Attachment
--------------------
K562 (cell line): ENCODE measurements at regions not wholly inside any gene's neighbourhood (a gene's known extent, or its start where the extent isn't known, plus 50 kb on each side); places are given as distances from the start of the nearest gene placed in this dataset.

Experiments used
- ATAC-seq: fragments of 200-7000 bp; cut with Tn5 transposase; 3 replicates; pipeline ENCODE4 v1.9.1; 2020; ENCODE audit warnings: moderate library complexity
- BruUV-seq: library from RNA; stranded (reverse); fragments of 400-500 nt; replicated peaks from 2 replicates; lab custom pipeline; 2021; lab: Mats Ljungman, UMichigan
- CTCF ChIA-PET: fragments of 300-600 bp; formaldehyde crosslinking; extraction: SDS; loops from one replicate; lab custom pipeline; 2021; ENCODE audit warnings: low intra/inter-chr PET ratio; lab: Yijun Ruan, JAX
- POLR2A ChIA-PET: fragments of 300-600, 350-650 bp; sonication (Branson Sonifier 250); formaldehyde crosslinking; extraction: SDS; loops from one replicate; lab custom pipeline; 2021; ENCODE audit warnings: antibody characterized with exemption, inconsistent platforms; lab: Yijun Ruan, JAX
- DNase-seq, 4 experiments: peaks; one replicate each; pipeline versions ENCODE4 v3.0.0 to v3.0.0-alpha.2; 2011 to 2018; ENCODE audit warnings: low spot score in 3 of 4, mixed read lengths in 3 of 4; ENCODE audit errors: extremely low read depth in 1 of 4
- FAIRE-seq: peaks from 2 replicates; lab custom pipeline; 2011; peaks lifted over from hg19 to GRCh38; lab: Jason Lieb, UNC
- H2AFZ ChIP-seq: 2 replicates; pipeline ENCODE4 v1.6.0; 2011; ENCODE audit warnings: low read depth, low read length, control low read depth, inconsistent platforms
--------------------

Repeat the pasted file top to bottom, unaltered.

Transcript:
K562 (cell line): ENCODE measurements at regions not wholly inside any gene's neighbourhood (a gene's known extent, or its start where the extent isn't known, plus 50 kb on each side); places are given as distances from the start of the nearest gene placed in this dataset.

Experiments used
- ATAC-seq: fragments of 200-7000 bp; cut with Tn5 transposase; 3 replicates; pipeline ENCODE4 v1.9.1; 2020; ENCODE audit warnings: moderate library complexity
- BruUV-seq: library from RNA; stranded (reverse); fragments of 400-500 nt; replicated peaks from 2 replicates; lab custom pipeline; 2021; lab: Mats Ljungman, UMichigan
- CTCF ChIA-PET: fragments of 300-600 bp; formaldehyde crosslinking; extraction: SDS; loops from one replicate; lab custom pipeline; 2021; ENCODE audit warnings: low intra/inter-chr PET ratio; lab: Yijun Ruan, JAX
- POLR2A ChIA-PET: fragments of 300-600, 350-650 bp; sonication (Branson Sonifier 250); formaldehyde crosslinking; extraction: SDS; loops from one replicate; lab custom pipeline; 2021; ENCODE audit warnings: antibody characterized with exemption, inconsistent platforms; lab: Yijun Ruan, JAX
- DNase-seq, 4 experiments: peaks; one replicate each; pipeline versions ENCODE4 v3.0.0 to v3.0.0-alpha.2; 2011 to 2018; ENCODE audit warnings: low spot score in 3 of 4, mixed read lengths in 3 of 4; ENCODE audit errors: extremely low read depth in 1 of 4
- FAIRE-seq: peaks from 2 replicates; lab custom pipeline; 2011; peaks lifted over from hg19 to GRCh38; lab: Jason Lieb, UNC
- H2AFZ ChIP-seq: 2 replicates; pipeline ENCODE4 v1.6.0; 2011; ENCODE audit warnings: low read depth, low read length, control low read depth, inconsistent platforms